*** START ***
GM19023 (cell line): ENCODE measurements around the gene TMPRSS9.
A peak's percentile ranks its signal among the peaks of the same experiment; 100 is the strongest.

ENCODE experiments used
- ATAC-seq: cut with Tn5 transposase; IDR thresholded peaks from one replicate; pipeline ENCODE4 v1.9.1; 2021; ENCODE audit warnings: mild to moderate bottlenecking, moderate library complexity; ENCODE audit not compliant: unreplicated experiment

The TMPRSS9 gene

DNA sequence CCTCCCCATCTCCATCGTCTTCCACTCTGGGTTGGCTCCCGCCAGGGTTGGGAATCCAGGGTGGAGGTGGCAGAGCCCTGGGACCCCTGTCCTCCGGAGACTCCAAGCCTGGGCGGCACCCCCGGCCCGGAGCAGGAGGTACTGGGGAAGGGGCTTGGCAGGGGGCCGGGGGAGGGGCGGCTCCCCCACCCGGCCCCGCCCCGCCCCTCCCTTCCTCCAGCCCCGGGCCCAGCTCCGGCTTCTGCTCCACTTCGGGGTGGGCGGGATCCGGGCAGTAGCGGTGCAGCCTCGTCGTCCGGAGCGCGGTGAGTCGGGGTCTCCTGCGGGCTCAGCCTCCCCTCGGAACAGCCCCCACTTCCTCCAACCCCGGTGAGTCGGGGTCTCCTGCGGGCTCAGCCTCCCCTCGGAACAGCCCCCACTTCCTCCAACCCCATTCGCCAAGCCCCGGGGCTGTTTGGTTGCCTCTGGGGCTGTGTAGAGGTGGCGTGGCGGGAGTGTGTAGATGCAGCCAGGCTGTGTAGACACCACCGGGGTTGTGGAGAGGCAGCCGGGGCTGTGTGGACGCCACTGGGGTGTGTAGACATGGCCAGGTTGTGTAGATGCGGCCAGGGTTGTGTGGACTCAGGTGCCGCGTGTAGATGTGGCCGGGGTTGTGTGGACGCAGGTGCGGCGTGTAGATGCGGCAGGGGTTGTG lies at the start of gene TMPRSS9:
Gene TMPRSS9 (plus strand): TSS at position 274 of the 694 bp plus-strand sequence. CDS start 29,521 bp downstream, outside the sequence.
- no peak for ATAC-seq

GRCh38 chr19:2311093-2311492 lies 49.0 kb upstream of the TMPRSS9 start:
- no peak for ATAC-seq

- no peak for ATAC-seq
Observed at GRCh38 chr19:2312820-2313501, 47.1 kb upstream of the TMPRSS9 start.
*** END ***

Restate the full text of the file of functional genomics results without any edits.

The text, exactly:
GM19023 (cell line): ENCODE measurements around the gene TMPRSS9.
A peak's percentile ranks its signal among the peaks of the same experiment; 100 is the strongest.

ENCODE experiments used
- ATAC-seq: cut with Tn5 transposase; IDR thresholded peaks from one replicate; pipeline ENCODE4 v1.9.1; 2021; ENCODE audit warnings: mild to moderate bottlenecking, moderate library complexity; ENCODE audit not compliant: unreplicated experiment

The TMPRSS9 gene

DNA sequence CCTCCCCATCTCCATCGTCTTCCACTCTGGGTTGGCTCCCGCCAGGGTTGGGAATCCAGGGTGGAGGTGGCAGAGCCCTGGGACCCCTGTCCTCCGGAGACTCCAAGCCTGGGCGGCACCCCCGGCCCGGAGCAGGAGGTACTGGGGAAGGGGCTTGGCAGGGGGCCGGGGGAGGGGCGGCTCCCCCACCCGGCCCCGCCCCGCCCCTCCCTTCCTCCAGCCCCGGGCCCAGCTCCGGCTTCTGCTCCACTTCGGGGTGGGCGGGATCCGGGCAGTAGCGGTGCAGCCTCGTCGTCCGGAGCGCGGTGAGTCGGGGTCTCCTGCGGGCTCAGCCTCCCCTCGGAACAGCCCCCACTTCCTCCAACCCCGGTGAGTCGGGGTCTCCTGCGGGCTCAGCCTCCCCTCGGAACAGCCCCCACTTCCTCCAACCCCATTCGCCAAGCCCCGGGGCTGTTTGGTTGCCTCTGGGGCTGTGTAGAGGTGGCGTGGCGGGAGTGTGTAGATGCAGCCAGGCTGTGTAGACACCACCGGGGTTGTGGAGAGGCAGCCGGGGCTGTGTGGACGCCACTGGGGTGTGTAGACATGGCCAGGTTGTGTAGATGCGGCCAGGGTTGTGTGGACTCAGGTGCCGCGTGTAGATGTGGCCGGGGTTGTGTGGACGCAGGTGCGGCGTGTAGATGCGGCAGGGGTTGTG lies at the start of gene TMPRSS9:
Gene TMPRSS9 (plus strand): TSS at position 274 of the 694 bp plus-strand sequence. CDS start 29,521 bp downstream, outside the sequence.
- no peak for ATAC-seq

GRCh38 chr19:2311093-2311492 lies 49.0 kb upstream of the TMPRSS9 start:
- no peak for ATAC-seq

- no peak for ATAC-seq
Observed at GRCh38 chr19:2312820-2313501, 47.1 kb upstream of the TMPRSS9 start.